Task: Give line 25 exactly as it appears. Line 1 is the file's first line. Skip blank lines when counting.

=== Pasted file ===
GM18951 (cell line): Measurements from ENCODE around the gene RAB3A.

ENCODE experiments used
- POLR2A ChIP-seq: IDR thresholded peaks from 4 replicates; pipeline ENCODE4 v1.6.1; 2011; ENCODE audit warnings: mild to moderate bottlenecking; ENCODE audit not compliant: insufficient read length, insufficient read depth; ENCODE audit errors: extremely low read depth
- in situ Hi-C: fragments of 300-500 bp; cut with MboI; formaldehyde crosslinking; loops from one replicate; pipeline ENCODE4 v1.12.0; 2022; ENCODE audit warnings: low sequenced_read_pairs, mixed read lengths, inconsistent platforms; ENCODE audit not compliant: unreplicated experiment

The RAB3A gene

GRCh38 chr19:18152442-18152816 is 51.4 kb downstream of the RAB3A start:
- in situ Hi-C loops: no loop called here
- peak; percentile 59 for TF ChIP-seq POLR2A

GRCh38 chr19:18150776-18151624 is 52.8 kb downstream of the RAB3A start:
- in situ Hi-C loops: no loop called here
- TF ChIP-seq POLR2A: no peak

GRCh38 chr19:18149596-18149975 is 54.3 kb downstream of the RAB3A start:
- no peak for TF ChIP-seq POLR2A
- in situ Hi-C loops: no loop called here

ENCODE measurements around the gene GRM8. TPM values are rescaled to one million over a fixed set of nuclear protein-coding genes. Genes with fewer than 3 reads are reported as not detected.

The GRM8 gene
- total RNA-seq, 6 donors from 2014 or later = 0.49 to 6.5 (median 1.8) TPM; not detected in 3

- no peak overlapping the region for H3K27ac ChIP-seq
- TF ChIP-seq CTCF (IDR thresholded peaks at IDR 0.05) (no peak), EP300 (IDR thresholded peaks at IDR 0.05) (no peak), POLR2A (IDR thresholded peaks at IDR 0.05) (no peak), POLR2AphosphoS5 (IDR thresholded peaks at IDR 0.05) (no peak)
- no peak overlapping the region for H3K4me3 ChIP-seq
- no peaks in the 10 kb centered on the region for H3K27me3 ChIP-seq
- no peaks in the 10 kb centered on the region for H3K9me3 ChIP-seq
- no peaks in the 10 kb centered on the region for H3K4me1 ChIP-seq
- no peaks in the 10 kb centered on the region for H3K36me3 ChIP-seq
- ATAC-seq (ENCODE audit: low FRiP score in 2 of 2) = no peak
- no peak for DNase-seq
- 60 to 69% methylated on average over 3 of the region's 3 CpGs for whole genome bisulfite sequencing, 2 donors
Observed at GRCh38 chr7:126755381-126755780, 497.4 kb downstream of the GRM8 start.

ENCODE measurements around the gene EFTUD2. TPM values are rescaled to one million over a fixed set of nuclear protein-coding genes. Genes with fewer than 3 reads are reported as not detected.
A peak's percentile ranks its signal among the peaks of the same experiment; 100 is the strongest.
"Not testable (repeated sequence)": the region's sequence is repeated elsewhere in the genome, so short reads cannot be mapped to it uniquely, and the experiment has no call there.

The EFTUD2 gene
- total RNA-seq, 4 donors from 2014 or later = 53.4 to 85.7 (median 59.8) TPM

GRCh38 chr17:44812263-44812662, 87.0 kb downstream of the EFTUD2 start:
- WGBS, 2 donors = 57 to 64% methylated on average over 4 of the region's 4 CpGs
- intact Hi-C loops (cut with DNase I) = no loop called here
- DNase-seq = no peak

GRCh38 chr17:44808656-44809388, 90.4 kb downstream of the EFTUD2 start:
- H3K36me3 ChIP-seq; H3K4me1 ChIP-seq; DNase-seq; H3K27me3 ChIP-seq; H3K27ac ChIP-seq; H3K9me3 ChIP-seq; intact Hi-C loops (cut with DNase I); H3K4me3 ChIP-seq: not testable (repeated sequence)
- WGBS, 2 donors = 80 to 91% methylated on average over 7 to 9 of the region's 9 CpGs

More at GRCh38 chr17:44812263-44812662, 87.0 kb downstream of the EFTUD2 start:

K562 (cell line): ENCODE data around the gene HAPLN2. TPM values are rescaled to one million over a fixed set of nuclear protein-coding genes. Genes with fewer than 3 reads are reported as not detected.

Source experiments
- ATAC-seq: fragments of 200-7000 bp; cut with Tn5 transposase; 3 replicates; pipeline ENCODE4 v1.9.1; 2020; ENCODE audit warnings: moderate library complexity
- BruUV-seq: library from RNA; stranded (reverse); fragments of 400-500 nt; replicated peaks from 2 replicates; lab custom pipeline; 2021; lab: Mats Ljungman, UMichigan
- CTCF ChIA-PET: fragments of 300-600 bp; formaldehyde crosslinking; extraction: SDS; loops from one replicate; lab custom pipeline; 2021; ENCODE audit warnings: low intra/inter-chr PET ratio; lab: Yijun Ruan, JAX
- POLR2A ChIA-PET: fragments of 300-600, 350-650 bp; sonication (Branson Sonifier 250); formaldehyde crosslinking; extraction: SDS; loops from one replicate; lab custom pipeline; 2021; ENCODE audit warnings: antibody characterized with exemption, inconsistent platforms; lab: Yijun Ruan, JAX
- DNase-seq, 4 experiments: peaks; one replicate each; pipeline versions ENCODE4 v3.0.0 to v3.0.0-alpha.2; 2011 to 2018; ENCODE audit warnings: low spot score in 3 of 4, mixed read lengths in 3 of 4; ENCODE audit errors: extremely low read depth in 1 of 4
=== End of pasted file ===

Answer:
- ATAC-seq (ENCODE audit: low FRiP score in 2 of 2) = no peak